The Raider Review

Black History: Honoring Malcolm X

Ayanna Jones-Reid, Staff Writer

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Malcolm X was a human rights activist and African American Muslim minister who played a significant role in black history.

He was a inspirational and great spokesman for the Nation of Islam. According to, his activist group, the Nation of Islam, grew tremendously from 400 to 40,000 members by 1960 after Malcolm was released from prison in 1952.

Junior Kim Ayala said she thinks “he was, in a sense, the violent version of Martin Luther King Jr.” Many Civil Rights activists used peaceful protesting to get their point across during the Civil Rights era, but Malcolm X took on a different approach. His strategy was very controversial, because violence contributed to the protesting, whereas people like Martin Luther King sent a message using tranquility, even when it was responded to in a disturbing manner.

Like many African Americans at the time, Malcolm was unsatisfied with the way black people were viewed and treated as inferior people by white people. He urged blacks to fight racism “by any means necessary.” Martin Luther King Jr. criticized him, claiming he was doing a “disservice” to the black community. His radical views and use of violence was looked down upon by other civil rights leaders.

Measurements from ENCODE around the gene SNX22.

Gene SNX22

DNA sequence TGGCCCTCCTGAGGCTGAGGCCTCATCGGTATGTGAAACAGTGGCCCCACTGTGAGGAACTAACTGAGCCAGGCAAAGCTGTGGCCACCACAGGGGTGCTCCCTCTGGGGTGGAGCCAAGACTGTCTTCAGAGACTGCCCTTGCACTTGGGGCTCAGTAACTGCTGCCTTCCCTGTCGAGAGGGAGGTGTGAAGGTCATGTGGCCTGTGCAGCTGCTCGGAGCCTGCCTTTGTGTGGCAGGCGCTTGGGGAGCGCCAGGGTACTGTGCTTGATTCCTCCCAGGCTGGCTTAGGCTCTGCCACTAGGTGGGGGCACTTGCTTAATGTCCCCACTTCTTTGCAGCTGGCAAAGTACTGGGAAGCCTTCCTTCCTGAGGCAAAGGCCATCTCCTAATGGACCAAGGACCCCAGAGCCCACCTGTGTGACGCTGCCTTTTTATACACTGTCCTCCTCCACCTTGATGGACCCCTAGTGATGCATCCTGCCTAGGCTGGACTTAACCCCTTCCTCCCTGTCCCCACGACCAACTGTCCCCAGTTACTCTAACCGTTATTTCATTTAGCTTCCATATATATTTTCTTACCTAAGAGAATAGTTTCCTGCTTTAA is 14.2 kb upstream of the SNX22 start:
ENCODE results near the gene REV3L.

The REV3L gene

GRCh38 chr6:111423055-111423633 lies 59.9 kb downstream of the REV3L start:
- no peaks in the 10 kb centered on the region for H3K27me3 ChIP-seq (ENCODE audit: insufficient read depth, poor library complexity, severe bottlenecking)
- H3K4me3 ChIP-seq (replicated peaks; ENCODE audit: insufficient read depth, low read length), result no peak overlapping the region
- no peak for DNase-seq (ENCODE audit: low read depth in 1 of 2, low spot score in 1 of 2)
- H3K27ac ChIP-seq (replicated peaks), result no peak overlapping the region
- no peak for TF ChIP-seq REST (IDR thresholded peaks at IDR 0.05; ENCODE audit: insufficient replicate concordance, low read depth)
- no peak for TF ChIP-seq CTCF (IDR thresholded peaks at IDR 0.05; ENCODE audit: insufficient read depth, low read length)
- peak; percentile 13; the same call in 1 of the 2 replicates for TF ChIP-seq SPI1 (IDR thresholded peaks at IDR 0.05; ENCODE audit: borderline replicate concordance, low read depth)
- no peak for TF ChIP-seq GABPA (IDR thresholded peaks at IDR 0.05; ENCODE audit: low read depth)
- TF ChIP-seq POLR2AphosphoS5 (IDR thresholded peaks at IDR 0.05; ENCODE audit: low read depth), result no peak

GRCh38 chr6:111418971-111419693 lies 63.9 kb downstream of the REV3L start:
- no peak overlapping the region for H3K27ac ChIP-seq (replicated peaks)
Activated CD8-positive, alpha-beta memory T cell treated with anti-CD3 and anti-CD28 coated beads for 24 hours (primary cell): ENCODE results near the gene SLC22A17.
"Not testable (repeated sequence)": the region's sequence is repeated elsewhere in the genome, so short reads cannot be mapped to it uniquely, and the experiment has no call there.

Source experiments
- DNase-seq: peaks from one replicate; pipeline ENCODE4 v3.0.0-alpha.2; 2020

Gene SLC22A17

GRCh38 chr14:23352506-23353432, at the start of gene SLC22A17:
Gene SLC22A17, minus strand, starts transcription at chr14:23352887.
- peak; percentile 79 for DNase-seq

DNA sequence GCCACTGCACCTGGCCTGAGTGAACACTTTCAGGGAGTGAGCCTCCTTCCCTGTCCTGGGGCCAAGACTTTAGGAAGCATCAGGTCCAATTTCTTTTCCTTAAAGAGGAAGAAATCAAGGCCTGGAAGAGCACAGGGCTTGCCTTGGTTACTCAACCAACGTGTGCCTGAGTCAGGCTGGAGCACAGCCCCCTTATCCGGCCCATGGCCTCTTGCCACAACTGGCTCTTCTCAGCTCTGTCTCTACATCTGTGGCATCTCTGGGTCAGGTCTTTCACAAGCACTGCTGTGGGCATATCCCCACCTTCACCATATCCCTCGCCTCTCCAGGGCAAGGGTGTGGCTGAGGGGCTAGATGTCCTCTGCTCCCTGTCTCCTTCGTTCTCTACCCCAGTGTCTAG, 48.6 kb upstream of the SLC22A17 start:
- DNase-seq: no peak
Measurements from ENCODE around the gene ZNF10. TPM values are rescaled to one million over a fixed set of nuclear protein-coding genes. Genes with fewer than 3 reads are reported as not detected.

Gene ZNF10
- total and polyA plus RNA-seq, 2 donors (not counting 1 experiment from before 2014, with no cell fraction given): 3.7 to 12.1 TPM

Malcolm X contributed to black history by demonstrating how far people should go for their freedom and basic human rights. He motivated people to join the fight for civil rights. He once said,”Power in defense of freedom is greater than power in behalf of tyranny and oppression.” Malcolm X was assassinated on February 21, 1965.

Senior Chinemerem Iweala said that “although Malcolm X ideals were radical, I do think he is worth honoring, because he was an influential activist leader who fought for civil rights.”

Freshman John Johnson, advised that people should “watch the [Malcolm X] movie. It’s really good! I think it captures Malcolm X’s life, character, and movement perfectly.”


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Eleanor Roosevelt High School's Student-Run Newspaper
Black History: Honoring Malcolm X